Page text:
“I’ve had more calls on this than anything else since I’ve been mayor,” Combs said, adding he never heard from anyone on either side of the debate until Monday’s council meeting.

Combs said he hopes to find common ground for everyone and that the City Council will look at all the options.

“There’s strong feelings on both sides,” Combs said. “We need to do this in a way that allows all people to be heard. I do hope there’s patience.”

While the mayor is asking for calmer heads to prevail, the Facebook page belonging to a city employee posted apparently inflammatory language in reference to the monument debate. (Rocky Mount Telegram)

Confederate Divide – NC NAACP President: It’s more important to attack policies that promote white supremacy – WRAL

The Watch Dog response: They don’t want to hear these trues. It is all about #theirversionofhistory

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NC NAACP President: It’s more important to attack policies that promote white supremacy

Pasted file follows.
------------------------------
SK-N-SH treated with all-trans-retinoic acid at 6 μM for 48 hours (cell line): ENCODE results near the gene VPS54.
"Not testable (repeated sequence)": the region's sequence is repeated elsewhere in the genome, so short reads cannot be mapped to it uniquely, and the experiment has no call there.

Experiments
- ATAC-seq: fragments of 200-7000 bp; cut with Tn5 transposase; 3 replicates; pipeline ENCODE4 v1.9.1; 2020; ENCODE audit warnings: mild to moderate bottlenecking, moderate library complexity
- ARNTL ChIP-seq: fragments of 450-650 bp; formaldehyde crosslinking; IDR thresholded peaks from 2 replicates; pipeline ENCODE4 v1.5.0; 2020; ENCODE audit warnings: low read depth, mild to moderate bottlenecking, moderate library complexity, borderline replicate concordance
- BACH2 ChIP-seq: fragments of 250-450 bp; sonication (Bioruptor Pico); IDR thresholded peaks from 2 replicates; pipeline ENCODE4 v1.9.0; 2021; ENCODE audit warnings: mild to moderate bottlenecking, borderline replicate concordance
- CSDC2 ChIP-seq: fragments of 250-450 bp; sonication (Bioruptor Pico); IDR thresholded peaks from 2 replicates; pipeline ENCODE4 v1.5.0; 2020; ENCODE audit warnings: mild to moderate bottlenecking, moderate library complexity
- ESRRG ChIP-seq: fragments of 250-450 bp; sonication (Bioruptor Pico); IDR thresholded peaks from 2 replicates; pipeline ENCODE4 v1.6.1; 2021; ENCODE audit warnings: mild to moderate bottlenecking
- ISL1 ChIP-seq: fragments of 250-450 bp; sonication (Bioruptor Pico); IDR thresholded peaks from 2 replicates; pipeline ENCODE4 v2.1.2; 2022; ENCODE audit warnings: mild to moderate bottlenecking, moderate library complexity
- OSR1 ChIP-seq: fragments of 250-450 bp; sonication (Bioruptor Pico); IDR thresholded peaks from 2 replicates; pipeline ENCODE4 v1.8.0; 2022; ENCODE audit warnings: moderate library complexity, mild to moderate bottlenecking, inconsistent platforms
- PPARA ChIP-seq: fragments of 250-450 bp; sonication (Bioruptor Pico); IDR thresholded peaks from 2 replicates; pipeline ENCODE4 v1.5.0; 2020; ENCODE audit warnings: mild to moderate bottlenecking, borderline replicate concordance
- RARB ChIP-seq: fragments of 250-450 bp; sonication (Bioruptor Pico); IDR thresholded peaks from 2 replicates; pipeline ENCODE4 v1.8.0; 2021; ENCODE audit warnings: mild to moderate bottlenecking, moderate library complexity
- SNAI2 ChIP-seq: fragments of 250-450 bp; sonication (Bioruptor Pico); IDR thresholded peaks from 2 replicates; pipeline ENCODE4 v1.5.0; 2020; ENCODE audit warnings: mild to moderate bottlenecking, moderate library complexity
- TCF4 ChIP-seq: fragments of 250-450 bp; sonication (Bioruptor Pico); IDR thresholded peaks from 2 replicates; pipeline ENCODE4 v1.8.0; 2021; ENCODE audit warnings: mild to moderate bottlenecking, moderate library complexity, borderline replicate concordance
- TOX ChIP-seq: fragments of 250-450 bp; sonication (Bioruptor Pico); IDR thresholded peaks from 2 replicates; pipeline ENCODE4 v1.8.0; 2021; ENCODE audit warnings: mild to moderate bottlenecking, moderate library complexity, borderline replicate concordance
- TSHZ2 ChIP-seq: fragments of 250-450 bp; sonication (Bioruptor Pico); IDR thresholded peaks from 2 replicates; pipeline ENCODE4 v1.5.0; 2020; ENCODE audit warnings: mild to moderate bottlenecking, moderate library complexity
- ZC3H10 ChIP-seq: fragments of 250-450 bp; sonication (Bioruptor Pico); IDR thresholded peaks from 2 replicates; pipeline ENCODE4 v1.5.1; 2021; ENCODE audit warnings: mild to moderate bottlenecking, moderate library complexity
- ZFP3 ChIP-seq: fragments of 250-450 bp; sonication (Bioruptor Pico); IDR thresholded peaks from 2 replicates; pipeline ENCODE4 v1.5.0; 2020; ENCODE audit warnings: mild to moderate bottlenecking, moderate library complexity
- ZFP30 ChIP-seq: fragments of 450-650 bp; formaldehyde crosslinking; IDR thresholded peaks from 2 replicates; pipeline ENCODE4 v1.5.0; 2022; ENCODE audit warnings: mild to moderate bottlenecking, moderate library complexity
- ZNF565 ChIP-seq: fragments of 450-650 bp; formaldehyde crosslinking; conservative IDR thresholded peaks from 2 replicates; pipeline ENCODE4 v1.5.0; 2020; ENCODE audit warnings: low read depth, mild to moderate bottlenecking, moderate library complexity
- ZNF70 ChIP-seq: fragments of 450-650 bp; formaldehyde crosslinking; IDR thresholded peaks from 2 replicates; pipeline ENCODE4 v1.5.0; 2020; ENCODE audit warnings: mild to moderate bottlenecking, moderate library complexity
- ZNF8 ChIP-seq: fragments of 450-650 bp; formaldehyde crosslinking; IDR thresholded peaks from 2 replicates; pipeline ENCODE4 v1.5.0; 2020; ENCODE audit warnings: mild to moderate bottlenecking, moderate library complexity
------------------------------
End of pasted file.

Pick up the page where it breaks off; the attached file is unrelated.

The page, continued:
DURHAM, N.C. — The president of the North Carolina NAACP called a news conference Saturday in light of recent events, saying it’s not enough for activists to just remove Confederate statues.

Reverend Dr. William Barber said it’s more important that politicians topple laws that promote white supremacy.

“You test politicians by the policies they pursue,” he said.

Standing before a crowd at the Peace Missionary Baptist Church in Durham, Barber said there’s nothing courageous about condemning racist extremists.

“Question is, will these same political leaders renounce mean-spirited, race-driven and socially violent policies, the policies and agenda of white supremacy?” Barber said.

Barber has rallied against policies he feels are discriminatory against the black community for years with regular marches and protests.

In Saturday’s conference, he attacked state laws he claims suppress the black vote, and he demanded a full restoration of the federal Voting Rights Act. (WRAL)

Confederate Divide – How America forgot the true history of the Civil War – The Week